Without the protection of Gaura-Nitāi—Kṛṣṇa and Balarāma—one cannot get out of the dark well of ignorance in material existence. This is indicated here by the word nocet, which means that one will always remain in the dark well of material existence. The living entity must get strength from Nitāi-Gaura, or Kṛṣṇa-Balarāma. Without the mercy of Nitāi-Gaura, there is no way to come out of this dark well of ignorance. As stated in the Caitanya-caritāmṛta (Ādi 1.2):
“I offer my respectful obeisances unto Śrī Kṛṣṇa Caitanya and Lord Nityānanda, who are like the sun and moon. They have arisen simultaneously on the horizon of Gauḍa to dissipate the darkness of ignorance and thus wonderfully bestow benediction upon all.” This material world is a dark well of ignorance. The fallen soul in this dark well must take shelter of the lotus feet of Gaura-Nitāi, for thus he can easily emerge from material existence. Without Their strength, simply attempting to get out of the clutches of matter by speculative knowledge will be insufficient.
pravṛttaṁ ca nivṛttaṁ ca
dvi-vidhaṁ karma vaidikam
pravṛttam—inclination for material enjoyment; ca—and; nivṛttam—cessation of material enjoyment; ca—and; dvi-vidham—these two varieties; karma—of activities; vaidikam—recommended in the Vedas; āvartate—one travels up and down through the cycle of saṁsāra; pravṛttena—by an inclination for enjoying material activities; nivṛttena—but by ceasing such activities; aśnute—one enjoys; amṛtam—eternal life.
According to the Vedas, there are two kinds of activities—pravṛtti and nivṛtti. Pravṛtti activities involve raising oneself from a lower to a higher condition of materialistic life, whereas nivṛtti means the cessation of material desire. Through pravṛtti activities one suffers from material entanglement, but by nivṛtti activities one is purified and becomes fit to enjoy eternal, blissful life.
As confirmed in Bhagavad-gītā (16.7), pravṛttiṁ ca nivṛttiṁ ca janā na vidur āsurāḥ: the asuras, nondevotees, cannot distinguish between pravṛtti and nivṛtti. Whatever they like they do. Such persons think themselves independent of the strong material nature, and therefore they are irresponsible and do not care to act piously. Indeed, they do not distinguish between pious and impious activity. Bhakti, of course, does not depend on pious or impious activity. As stated in Śrīmad-Bhāgavatam (1.2.6):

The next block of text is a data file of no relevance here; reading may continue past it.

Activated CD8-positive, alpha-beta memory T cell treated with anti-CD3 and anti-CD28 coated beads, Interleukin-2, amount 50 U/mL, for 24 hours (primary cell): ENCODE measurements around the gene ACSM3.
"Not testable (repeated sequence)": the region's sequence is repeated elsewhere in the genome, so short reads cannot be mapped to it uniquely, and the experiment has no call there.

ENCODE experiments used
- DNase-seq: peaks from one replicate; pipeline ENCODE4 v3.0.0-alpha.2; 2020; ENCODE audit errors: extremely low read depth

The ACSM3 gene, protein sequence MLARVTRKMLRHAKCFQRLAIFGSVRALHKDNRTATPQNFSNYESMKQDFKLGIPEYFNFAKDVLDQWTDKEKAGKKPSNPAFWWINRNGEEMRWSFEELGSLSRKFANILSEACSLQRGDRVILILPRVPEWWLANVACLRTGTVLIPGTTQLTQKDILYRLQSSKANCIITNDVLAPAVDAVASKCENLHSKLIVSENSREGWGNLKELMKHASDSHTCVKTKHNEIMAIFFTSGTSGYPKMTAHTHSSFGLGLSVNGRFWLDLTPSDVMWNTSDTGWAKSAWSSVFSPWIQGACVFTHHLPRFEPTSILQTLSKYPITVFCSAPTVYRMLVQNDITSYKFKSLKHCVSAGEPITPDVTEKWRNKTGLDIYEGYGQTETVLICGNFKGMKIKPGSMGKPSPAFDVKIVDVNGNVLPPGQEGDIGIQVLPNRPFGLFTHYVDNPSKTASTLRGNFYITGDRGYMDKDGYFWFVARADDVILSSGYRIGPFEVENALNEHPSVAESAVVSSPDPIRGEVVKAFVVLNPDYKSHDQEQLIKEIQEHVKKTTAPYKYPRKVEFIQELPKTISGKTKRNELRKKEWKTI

“The supreme occupation [dharma] for all humanity is that by which men can attain to loving devotional service unto the transcendent Lord. Such devotional service must be unmotivated and uninterrupted in order to completely satisfy the self.” Nonetheless, those who act piously have a better chance to become devotees. As Kṛṣṇa says in Bhagavad-gītā (7.16), catur-vidhā bhajante māṁ janāḥ sukṛtino ’rjuna: “O Arjuna, four kinds of pious men render devotional service unto Me.” One who takes to devotional service, even with some material motive, is considered pious, and because he has come to Kṛṣṇa, he will gradually come to the stage of bhakti. Then, like Dhruva Mahārāja, he will refuse to accept any material benediction from the Lord (svāmin kṛtārtho ’smi varaṁ na yāce). Therefore, even if one is materially inclined, one may take to the shelter of the lotus feet of Kṛṣṇa and Balarāma, or Gaura and Nitāi, so that he will very soon be purified of all material desires (kṣipraṁ bhavati dharmātmā śaśvac chāntiṁ nigacchati). As soon as one is freed from inclinations toward pious and impious activities, he becomes a perfect candidate for returning home, back to Godhead.
hiṁsraṁ dravyamayaṁ kāmyam
darśaś ca pūrṇamāsaś ca
cāturmāsyaṁ paśuḥ sutaḥ